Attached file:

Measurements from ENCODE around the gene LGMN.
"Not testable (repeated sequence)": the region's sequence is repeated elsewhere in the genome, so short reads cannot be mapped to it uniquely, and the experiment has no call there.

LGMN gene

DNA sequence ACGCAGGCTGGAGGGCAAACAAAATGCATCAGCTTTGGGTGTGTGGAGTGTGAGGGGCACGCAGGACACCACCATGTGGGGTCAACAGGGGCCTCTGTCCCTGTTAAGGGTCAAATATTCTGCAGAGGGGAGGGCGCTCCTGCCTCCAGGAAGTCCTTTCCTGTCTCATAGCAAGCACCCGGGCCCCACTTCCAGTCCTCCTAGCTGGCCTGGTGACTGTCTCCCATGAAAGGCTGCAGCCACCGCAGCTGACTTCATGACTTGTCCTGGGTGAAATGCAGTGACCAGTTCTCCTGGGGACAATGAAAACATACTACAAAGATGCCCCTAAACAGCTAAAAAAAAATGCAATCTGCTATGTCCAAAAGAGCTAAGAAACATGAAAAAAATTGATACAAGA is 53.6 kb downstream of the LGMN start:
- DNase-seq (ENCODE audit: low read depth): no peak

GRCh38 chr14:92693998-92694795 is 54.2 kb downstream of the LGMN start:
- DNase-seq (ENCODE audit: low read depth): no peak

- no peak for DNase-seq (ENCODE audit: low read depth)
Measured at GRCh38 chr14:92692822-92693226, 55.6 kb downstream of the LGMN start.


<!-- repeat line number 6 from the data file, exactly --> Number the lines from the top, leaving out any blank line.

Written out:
GRCh38 chr14:92693998-92694795 is 54.2 kb downstream of the LGMN start: